The Sundays of my childhood always started with the sound of a slow simmer emanating from the kitchen, followed by the fragrance of garlic and onion sweating in my mother’s giant frying pan. Soon, savory smells of basil and oregano were added to the mix, permeating the air with deliciousness no one could deny.
The sabbath was for sauce, an Italian-American tradition—don’t be fooled by my surname; my mother was a Scaletta. Family recipes are handed down through generations, and my nana’s recipe lands somewhere on the spectrum between Bolognese and marinara, with homemade meatballs and links of sausage added to the tomato and herb blend for a robust, complex flavor.
While I’ve learned how to prepare my family’s sauce—some call it “gravy,” but we don’t—sometimes the two-hour prep process and the six hours of simmering is just too long to wait for a heaping plate of penne. So my sister and I hit the road, sampling sauce at Italian restaurants across the Valley.
First up was Ferraro’s (4480 Paradise Road, 702-364-5300), where not only is the sauce made fresh, but the pasta, too. My mom joined us to sample as much as we could from the happy-hour menu. The gnocchi tasted just like my Great Aunt Mae’s, perfectly dense dumplings with the right amount of chew. The pomodoro sauce was delicious, but my family is much more heavy-handed with “the greens”—basically, I wanted more basil. Ferraro’s bucatini Bolognese and spaghetti are also quite tasty, but it was the meatball appetizer that tickled my taste buds the most, spheres of beef, veal and pork with bold and flavorful sauce. This tasted like Sunday.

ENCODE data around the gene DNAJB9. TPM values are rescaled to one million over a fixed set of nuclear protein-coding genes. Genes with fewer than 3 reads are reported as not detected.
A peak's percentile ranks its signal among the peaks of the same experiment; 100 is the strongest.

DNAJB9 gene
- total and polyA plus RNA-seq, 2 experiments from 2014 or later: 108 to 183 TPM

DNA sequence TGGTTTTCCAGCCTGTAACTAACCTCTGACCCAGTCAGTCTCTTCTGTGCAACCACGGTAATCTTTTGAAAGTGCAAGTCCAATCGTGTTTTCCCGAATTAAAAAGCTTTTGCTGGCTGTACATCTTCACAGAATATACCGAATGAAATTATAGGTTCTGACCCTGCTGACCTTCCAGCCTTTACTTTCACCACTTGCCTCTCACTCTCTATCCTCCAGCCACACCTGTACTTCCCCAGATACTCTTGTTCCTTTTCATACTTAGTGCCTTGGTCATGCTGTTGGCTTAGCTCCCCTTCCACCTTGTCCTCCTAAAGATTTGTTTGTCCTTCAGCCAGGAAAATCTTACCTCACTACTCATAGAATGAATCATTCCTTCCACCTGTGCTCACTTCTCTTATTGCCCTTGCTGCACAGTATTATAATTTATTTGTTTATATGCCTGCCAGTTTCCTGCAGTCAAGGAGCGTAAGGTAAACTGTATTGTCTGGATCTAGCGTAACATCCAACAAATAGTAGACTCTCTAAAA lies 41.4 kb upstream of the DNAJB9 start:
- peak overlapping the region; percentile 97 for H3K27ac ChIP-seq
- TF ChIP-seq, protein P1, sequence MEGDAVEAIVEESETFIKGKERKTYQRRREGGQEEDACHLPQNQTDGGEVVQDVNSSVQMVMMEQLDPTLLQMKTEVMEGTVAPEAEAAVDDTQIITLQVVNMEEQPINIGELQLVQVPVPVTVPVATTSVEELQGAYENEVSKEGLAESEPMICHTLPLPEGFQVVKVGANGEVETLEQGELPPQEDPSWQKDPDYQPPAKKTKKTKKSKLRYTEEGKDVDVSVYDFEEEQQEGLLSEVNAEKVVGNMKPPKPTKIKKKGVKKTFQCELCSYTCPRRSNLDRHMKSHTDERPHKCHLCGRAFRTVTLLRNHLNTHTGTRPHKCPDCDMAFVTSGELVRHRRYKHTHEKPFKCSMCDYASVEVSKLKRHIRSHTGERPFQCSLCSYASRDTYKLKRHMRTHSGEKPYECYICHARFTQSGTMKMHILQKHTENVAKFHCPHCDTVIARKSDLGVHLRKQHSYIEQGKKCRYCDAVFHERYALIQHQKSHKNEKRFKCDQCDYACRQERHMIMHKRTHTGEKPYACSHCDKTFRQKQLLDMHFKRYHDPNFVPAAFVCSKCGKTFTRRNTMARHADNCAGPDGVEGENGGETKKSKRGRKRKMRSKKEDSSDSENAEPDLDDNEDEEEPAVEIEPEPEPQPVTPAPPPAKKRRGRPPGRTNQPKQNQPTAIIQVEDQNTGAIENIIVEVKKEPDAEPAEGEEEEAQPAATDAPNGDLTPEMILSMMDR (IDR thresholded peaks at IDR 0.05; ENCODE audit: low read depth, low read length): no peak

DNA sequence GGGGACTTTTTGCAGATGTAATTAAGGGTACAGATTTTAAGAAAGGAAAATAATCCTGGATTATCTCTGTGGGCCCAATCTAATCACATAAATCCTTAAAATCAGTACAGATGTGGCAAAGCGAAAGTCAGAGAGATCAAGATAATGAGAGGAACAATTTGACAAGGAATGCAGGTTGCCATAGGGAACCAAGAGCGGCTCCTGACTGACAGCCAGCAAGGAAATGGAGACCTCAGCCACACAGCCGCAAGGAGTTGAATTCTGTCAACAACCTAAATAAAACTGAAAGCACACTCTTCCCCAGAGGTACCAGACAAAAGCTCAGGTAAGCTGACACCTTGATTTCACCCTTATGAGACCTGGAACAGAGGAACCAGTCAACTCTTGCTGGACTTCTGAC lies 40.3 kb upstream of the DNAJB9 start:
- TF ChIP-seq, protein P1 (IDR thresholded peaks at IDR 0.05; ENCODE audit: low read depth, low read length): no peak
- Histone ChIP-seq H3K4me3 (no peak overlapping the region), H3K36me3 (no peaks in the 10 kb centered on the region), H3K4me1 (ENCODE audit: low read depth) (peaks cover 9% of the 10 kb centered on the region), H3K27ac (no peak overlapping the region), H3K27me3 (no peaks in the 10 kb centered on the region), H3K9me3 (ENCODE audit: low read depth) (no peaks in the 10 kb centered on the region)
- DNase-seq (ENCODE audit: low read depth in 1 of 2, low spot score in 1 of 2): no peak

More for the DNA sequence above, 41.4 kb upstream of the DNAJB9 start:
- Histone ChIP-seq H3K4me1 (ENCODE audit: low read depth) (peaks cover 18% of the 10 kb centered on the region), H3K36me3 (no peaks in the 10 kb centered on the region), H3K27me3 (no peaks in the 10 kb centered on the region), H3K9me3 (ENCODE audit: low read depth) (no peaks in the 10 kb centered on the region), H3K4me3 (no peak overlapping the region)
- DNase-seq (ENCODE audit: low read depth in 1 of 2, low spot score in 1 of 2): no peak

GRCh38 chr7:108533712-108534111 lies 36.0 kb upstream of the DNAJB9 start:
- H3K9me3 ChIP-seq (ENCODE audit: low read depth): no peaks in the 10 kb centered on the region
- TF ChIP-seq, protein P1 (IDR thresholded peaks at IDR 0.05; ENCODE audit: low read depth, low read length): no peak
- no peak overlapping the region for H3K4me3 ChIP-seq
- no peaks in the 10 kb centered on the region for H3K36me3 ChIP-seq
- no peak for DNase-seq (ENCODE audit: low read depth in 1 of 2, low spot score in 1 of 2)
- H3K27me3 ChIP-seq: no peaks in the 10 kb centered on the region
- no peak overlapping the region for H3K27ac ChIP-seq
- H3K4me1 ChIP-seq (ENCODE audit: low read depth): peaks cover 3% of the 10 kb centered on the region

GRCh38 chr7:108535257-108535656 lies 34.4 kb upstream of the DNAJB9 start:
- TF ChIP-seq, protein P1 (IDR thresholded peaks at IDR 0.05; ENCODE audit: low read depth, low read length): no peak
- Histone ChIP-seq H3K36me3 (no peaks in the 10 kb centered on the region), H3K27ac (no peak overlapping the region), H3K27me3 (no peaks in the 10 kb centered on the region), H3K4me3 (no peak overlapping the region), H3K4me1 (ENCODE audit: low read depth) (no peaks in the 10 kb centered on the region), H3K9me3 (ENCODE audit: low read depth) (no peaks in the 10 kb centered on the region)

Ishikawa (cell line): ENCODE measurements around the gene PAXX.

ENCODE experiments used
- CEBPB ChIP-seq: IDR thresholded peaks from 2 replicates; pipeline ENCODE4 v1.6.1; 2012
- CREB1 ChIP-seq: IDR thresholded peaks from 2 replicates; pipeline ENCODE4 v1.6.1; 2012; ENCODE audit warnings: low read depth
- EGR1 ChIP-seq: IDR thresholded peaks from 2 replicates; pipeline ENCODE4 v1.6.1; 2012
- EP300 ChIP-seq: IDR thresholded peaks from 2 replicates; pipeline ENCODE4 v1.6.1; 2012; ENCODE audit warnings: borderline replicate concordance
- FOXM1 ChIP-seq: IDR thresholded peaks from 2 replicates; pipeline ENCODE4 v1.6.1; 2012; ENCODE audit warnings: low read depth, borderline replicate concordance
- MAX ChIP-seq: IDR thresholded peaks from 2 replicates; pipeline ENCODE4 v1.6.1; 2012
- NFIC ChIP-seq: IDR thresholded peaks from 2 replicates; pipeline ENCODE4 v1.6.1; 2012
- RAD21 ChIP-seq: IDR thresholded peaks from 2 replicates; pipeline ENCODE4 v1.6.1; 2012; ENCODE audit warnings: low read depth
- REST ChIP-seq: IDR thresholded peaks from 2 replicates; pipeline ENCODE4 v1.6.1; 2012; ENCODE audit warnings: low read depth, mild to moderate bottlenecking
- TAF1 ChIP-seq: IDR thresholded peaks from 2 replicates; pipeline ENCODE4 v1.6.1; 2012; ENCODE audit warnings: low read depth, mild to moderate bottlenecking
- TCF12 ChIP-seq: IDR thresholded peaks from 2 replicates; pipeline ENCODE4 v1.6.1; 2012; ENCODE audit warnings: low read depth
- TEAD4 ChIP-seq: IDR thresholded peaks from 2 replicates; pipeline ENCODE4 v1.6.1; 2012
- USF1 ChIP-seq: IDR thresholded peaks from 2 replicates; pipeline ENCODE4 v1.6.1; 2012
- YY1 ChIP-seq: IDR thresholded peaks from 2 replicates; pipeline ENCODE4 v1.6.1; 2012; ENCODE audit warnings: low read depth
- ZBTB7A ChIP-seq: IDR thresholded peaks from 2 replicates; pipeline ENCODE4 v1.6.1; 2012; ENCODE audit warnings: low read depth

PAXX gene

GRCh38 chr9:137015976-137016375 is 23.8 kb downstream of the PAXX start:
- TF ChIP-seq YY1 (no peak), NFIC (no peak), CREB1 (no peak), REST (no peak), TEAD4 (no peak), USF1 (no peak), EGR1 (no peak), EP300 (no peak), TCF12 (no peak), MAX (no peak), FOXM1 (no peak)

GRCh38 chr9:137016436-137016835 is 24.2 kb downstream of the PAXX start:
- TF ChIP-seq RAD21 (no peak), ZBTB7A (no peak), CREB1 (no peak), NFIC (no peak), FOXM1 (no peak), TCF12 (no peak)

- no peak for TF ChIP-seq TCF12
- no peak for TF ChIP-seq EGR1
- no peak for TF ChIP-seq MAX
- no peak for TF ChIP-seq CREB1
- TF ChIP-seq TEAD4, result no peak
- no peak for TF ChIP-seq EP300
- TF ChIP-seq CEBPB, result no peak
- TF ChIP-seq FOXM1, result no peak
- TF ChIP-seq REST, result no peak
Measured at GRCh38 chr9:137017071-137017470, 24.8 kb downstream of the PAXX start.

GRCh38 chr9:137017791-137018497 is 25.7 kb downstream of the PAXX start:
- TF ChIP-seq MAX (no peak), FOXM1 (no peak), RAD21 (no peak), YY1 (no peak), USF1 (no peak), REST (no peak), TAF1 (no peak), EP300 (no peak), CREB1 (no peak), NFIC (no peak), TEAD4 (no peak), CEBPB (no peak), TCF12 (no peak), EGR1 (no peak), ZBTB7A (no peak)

My sister suggested we dine next at Casa di Amore (2850 E. Tropicana Ave., 702-433-4967), a classic joint known as much for its food as its old-school ambiance. I went rogue and ordered lasagna, a fantastic decision because Casa’s tasted exactly like Mom’s—the perfect ratio of ricotta to ground meat and flat noodles, all swimming in a meat sauce so delicious I almost asked for more. This didn’t taste like Sunday—this tasted like Christmas.
One local favorite I couldn’t pass up is the Bootlegger (7700 Las Vegas Blvd. S., 702-736-4939). Its owner, former Lt. Gov. Lorraine Hunt-Bono, is actually a distant relative through marriage. Would her family’s recipe taste like mine? I had to find out. I again decided on lasagna and my sister went for spaghetti and meatballs, all delicious, but what spoke to me was the tomato-basil dip, a perfect marriage of tangy tomatoes and a generous sprinkling of my favorite fresh herb. Add a few cuts of meat to the mix and this is my family’s dish.
While none of these extraordinary eateries did my family’s sauce spot-on, I’m grateful I discovered dishes that remind me of my relatives and their transcendent cuisine. The hunt is long from over—I hear Rao’s Sunday gravy might be exactly what I’m looking for—but for now I’ll spend a few more Sundays at work in my kitchen. It’s hardly anything to complain about. Who’s coming for leftovers?